There is a place for estate agents but for the vast majority of easy sales they do not make sense. As well their commision is too low for them to have any great incentive to get max price. Id rather pay an estate agent 10% if they would do professional photo shoots, look after minor touching up of property, rented furniture placement etc. Indivudual viewings not these pack them em 'open viewings' because they could not be bothered weeding out serious buyers and meeting them individually. More like the show 'million dollar listing' on tv.



  • Registered Users Posts: 467 ✭✭ Bargain_Hound


    We advertised our house with an estate agent, only for a cash buying elderly couple to knock on the door and offer exactly what we were after the first day it was listed. They had been through the run of problematic sales previously so got in ahead of the EA viewings by calling to the door directly. I appreciate this would be uncomfortable for most people, but I have no issues dealing with people. We agreed a deal, I withdrew the EA listing (No questions asked), initiated the sale both sides via our solicitors and sale completed within 4-6 weeks. Looking back on it now, it is pretty unheard of, but saved us a couple of thousand in terms of EA fees and delays schedulng viewings, offers etc., We were in a massive rush to sell as quickly as possible so it worked in favor of both parties.



  • Registered Users Posts: 1,070 ✭✭✭ snowcat


    Thats all ok and yes an estate agent suits some people well. But remember 1 increased bid gets you an extra 5k but the auctioneer nets about 70 quid before tax on that bid. He wants that sale agreed asap. He has no real incentive to wait a week or two for another bid. But i betcha you would wait another week or two to see if you could get an extra 5k.



  • Registered Users Posts: 5,746 ✭✭✭ SteM


    I've never felt under pressure to sell by an EA. You must have been unlucky with your choice of agent.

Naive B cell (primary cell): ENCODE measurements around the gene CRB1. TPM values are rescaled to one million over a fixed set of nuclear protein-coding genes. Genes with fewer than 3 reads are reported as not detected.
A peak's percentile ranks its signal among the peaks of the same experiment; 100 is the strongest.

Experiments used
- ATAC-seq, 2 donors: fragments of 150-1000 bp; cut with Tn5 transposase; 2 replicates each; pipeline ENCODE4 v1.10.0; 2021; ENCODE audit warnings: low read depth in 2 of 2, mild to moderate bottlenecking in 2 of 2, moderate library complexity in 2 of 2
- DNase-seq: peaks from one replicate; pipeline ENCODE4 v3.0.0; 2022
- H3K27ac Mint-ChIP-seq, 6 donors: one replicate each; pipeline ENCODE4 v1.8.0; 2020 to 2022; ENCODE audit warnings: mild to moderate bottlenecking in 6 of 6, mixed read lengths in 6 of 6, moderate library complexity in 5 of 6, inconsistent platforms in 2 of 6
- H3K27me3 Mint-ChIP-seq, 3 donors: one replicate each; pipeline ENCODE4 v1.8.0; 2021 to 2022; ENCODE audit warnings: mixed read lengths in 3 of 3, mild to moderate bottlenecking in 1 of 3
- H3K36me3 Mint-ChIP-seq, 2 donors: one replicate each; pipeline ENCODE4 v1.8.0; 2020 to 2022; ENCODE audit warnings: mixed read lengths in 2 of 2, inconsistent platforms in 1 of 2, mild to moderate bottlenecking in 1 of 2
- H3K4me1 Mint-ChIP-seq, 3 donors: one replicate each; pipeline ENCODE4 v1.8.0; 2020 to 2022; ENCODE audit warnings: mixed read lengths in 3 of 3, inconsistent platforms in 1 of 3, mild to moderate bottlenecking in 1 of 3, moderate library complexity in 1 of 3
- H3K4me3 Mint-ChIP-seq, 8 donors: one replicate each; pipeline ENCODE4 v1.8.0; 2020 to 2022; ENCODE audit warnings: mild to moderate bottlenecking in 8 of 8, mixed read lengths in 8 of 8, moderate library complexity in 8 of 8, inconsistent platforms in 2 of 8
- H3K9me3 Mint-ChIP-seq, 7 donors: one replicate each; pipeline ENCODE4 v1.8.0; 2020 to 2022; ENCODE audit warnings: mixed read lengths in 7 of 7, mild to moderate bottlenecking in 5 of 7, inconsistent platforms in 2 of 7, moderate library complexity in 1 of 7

• Registered Users Posts: 10,899 ✭✭✭✭ Dav010


    I’ve never had that experience, never had an EA try and pressure me to sell.



  • Registered Users Posts: 2,546 ✭✭✭ C14N


    I've viewed one or two properties where the sellers basically just put the house up themselves without an EA, but using one still definitely is the norm. I suppose that it's partly down to outsourcing the diplomacy of selling to someone else, as well as having some expert advice on the process (since an EA will generally have some better idea of who seems like a good buyer or a timewaster, and how much a realistic starting price would be). You might also have more confidence in the sales and marketing talents of a professional than you would in yourself that they would be able to drive the price up a bit or to paper over some issues with the house. They can also be handy in a chain, since they can make things a bit smoother if you're buying and selling from the same agency.

    To some extent, it's probably just inertia too. People feel like getting an EA is part of the process of selling a house and just don't really question it. Tbh, it did feel a bit strange to be bidding on somewhere that didn't have one. In a less hot market it might seem a bit unprofessional and put more discerning buyers off.



  • Registered Users Posts: 3,228 ✭✭✭ horse7